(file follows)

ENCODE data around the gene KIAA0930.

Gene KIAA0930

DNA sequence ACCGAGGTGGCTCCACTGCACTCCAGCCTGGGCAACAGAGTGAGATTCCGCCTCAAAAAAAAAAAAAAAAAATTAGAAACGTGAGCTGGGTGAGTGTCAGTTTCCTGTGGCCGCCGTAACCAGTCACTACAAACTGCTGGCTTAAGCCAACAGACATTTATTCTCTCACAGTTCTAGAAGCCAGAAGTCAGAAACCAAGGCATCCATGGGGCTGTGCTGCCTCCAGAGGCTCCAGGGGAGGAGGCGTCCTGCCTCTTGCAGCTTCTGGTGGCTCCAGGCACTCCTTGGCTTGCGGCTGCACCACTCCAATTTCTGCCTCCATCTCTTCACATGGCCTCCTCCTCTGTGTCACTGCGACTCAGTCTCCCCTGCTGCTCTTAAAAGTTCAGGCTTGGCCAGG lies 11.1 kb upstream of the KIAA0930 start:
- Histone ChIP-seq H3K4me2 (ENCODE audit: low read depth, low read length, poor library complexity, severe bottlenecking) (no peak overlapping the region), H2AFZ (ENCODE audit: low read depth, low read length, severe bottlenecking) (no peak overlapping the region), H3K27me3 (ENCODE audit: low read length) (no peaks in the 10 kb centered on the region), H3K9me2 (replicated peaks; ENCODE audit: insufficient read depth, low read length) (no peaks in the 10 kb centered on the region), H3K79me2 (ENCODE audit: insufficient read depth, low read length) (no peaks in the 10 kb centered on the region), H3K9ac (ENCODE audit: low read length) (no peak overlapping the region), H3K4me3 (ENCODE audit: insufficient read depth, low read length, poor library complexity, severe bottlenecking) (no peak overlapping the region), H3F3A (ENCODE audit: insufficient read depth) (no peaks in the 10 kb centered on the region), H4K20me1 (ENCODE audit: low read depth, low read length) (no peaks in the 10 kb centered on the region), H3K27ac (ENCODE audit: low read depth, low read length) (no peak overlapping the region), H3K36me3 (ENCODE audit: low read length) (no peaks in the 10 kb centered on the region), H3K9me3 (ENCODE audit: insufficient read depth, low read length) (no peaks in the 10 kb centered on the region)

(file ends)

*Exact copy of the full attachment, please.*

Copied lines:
ENCODE data around the gene KIAA0930.

Gene KIAA0930

DNA sequence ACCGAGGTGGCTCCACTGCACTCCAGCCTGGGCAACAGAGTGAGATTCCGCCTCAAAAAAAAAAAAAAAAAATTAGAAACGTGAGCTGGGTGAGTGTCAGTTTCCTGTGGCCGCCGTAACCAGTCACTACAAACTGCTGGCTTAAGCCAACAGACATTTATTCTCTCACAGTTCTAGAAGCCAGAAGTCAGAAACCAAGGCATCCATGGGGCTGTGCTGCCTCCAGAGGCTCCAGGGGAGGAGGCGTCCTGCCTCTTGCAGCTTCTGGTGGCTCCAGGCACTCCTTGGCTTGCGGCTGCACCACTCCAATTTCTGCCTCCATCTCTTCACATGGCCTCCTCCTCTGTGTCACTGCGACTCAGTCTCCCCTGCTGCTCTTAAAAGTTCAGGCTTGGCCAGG lies 11.1 kb upstream of the KIAA0930 start:
- Histone ChIP-seq H3K4me2 (ENCODE audit: low read depth, low read length, poor library complexity, severe bottlenecking) (no peak overlapping the region), H2AFZ (ENCODE audit: low read depth, low read length, severe bottlenecking) (no peak overlapping the region), H3K27me3 (ENCODE audit: low read length) (no peaks in the 10 kb centered on the region), H3K9me2 (replicated peaks; ENCODE audit: insufficient read depth, low read length) (no peaks in the 10 kb centered on the region), H3K79me2 (ENCODE audit: insufficient read depth, low read length) (no peaks in the 10 kb centered on the region), H3K9ac (ENCODE audit: low read length) (no peak overlapping the region), H3K4me3 (ENCODE audit: insufficient read depth, low read length, poor library complexity, severe bottlenecking) (no peak overlapping the region), H3F3A (ENCODE audit: insufficient read depth) (no peaks in the 10 kb centered on the region), H4K20me1 (ENCODE audit: low read depth, low read length) (no peaks in the 10 kb centered on the region), H3K27ac (ENCODE audit: low read depth, low read length) (no peak overlapping the region), H3K36me3 (ENCODE audit: low read length) (no peaks in the 10 kb centered on the region), H3K9me3 (ENCODE audit: insufficient read depth, low read length) (no peaks in the 10 kb centered on the region)